Unlike Romney who will fix nothing. /ontopic

  • TheCanManTheCanMan Registered User regular
    Pi-r8 wrote: »
    Magus` wrote: »
    Augh there are no new posts in this thread! Also yeah, that's not surprising. Anyone who thought CU would do anything else but give a massive (and hidden) funding increase to the GOP is an idiot.

    (Fuck you, Kennedy)

    I wonder if it really increased their funding, or if it just allowed them to transfer money that would have gone to traditional fundraising channels, into superPACS instead where it's less accountable.

    The problem is that "traditional fundraising channels" have limits. SuperPACs don't.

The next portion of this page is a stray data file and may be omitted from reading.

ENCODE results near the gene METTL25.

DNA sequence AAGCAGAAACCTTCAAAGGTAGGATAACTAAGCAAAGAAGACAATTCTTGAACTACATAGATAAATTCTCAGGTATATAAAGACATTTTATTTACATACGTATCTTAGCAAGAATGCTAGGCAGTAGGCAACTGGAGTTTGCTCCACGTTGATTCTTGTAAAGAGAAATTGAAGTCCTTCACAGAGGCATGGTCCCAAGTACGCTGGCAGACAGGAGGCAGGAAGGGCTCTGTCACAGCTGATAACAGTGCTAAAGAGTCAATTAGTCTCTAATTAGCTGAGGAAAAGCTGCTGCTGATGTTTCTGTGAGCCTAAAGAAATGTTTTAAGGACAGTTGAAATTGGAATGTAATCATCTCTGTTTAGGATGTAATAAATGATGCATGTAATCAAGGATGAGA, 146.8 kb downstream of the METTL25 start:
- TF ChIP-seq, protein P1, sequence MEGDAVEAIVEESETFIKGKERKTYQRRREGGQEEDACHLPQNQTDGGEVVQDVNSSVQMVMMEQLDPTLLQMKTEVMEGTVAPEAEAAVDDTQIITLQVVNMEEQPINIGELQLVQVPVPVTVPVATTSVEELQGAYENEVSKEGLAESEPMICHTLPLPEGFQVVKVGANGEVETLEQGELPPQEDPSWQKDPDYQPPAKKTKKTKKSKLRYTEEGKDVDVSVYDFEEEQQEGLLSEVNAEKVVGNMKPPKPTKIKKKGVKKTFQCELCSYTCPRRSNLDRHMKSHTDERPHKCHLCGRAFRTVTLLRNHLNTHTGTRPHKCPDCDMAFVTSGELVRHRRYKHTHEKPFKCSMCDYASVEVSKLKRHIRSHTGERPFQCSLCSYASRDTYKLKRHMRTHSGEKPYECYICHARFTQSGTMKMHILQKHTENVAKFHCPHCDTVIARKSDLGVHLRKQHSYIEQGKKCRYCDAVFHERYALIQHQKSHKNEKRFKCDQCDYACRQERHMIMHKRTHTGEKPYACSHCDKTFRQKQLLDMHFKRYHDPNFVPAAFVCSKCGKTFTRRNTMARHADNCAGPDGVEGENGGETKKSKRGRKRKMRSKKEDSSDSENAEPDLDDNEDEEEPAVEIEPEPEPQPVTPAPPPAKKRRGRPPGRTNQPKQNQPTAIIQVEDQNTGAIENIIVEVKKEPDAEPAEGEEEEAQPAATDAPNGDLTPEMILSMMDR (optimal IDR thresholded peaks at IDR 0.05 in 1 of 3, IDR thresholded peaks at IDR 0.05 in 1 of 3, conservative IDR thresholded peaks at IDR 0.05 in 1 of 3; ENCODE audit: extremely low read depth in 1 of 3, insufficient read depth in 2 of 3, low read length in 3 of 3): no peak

• CommunistCowCommunistCow Registered User regular
    Pi-r8 wrote: »
    Very interesting article:
    http://motherjones.com/mojo/2012/04/mitt-romney-barack-obama-fundraising-2012

    Right now Obama and the DNC are dominating the traditional fundraising methods, but Romney and the Republicans are making it up with SuperPAC money.

    Anyone know how much money from campaign coffers goes towards the ground operation? I did a little bit of googling but didn't find anything. If it is a lot of money, I wonder if the SuperPACs will set up their own ground operations. (If that's legal.)

    This American Life did an interesting bit on how SuperPAC money effected one person's run for the House. So I think we really need to worry more about SuperPAC's affecting congressional races.

    No, I am not really communist. Yes, it is weird that I use this name.
  • Edith_Bagot-DixEdith_Bagot-Dix Registered User regular